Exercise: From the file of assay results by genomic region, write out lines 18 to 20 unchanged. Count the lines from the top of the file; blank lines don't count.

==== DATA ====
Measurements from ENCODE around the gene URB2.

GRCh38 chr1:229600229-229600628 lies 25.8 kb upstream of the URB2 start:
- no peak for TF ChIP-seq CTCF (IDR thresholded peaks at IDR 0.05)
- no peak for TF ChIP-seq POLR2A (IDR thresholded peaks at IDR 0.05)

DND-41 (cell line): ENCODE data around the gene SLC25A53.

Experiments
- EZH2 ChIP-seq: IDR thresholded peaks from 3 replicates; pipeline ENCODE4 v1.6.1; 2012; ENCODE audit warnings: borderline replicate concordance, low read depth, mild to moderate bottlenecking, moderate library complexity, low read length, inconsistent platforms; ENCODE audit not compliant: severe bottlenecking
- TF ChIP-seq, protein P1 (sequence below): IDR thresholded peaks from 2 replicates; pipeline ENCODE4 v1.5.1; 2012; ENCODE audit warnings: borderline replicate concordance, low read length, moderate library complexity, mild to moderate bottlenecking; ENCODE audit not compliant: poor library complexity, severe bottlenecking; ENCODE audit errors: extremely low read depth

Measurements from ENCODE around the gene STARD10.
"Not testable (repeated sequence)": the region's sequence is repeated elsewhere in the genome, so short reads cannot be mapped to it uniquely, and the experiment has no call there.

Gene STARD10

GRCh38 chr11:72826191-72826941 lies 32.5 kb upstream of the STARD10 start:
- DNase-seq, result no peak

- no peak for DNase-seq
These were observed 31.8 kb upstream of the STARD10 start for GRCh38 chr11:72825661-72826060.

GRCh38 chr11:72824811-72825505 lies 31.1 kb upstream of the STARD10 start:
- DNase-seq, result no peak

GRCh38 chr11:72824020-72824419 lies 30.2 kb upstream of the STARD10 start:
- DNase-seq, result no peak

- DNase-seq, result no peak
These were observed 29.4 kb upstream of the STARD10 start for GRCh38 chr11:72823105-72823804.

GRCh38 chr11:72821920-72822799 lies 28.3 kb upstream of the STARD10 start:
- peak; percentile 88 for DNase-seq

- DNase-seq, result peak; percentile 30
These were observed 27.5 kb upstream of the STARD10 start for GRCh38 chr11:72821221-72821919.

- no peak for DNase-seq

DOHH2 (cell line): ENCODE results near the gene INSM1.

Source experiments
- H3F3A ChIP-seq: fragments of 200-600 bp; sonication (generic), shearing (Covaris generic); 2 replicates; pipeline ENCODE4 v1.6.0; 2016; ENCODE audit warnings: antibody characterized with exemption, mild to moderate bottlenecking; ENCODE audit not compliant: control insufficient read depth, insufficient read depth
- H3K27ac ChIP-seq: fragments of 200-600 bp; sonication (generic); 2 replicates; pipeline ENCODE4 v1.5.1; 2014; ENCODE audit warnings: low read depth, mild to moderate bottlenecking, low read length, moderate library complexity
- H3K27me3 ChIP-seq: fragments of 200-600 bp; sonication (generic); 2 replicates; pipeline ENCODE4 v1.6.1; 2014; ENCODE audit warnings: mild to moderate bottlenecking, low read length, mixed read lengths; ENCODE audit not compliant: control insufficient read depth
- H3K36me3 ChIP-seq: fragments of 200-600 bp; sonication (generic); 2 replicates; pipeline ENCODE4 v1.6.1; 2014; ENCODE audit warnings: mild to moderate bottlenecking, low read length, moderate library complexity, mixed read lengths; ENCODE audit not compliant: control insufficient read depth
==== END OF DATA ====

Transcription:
GRCh38 chr11:72824020-72824419 lies 30.2 kb upstream of the STARD10 start:
- DNase-seq, result no peak

- DNase-seq, result no peak